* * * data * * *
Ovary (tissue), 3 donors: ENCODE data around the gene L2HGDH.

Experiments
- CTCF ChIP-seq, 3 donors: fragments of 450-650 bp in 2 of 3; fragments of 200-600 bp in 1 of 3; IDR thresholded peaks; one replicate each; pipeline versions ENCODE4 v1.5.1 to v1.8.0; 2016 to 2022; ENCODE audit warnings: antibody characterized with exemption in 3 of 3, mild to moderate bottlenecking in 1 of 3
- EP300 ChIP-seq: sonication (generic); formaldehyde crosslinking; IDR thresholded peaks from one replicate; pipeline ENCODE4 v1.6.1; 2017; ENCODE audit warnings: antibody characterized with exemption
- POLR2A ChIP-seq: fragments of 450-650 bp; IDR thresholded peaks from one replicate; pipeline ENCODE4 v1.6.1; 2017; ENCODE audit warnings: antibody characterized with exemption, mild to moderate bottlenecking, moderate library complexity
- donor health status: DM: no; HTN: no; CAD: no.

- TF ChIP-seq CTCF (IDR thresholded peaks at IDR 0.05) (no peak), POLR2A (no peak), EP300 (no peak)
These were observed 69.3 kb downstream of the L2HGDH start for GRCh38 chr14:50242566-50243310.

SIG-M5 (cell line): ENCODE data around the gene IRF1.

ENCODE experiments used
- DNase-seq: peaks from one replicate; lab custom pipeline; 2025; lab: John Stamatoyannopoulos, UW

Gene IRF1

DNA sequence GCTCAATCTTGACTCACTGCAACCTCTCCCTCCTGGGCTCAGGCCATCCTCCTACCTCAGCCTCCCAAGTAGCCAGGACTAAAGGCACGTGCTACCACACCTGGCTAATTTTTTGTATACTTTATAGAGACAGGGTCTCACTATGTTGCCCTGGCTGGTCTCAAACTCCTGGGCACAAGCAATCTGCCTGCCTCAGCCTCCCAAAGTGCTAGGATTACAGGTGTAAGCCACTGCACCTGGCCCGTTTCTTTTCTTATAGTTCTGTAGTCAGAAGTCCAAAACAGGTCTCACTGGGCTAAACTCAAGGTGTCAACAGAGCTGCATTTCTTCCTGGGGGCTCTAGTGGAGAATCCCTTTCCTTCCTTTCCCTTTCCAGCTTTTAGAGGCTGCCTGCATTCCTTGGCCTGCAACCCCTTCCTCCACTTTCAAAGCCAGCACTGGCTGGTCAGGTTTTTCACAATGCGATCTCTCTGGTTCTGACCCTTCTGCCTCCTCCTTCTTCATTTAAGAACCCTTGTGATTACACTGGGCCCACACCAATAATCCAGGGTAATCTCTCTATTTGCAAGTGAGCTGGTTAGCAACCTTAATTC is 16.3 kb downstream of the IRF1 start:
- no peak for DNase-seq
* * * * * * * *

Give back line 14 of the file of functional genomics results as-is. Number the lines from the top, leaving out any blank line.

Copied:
- no peak for DNase-seq